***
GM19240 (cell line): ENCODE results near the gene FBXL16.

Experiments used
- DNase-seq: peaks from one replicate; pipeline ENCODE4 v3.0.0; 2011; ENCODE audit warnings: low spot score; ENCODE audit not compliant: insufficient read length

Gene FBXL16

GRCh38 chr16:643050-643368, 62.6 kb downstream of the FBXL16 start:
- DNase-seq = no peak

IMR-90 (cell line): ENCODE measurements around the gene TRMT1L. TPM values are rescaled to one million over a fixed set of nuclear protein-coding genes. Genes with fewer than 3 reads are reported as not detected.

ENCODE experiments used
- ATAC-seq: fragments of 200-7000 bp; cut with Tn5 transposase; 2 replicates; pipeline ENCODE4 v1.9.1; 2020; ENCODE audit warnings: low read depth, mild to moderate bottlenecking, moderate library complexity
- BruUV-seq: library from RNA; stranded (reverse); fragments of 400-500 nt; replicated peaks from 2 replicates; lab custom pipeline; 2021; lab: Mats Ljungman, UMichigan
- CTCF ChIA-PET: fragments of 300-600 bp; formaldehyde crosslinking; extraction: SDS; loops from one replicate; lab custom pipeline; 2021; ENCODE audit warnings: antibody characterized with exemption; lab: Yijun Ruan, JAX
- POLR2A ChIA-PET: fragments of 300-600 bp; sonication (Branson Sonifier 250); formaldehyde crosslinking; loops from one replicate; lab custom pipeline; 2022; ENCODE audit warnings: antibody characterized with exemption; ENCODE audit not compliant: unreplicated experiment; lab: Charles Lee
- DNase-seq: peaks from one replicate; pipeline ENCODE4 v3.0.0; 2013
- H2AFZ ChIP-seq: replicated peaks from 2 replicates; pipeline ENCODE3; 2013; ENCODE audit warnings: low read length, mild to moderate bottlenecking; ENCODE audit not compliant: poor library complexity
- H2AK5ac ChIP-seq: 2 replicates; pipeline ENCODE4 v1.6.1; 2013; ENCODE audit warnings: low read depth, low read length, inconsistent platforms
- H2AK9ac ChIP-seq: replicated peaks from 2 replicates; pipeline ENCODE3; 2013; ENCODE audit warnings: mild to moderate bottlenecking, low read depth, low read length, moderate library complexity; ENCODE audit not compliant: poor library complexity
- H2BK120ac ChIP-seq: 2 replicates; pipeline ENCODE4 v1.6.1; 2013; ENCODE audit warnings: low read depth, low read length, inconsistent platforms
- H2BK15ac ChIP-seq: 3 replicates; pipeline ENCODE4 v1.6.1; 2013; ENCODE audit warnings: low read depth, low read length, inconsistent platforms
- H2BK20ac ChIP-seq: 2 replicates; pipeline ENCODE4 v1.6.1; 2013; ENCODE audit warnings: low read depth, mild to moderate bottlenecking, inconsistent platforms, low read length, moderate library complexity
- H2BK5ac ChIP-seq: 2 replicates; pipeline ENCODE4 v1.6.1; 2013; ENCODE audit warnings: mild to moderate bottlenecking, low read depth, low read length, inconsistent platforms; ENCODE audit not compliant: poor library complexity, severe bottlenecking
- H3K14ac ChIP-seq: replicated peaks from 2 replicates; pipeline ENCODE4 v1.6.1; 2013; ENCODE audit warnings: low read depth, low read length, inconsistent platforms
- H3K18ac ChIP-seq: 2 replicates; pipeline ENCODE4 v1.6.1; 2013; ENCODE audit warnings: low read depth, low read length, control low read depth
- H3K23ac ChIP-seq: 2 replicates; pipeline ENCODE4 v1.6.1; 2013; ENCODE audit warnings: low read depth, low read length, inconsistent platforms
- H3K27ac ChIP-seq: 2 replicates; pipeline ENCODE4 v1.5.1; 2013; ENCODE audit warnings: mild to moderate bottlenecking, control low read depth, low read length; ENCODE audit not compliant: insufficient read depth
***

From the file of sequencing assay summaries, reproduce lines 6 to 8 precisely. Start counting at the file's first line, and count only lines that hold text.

- DNase-seq = no peak

IMR-90 (cell line): ENCODE measurements around the gene TRMT1L. TPM values are rescaled to one million over a fixed set of nuclear protein-coding genes. Genes with fewer than 3 reads are reported as not detected.

ENCODE experiments used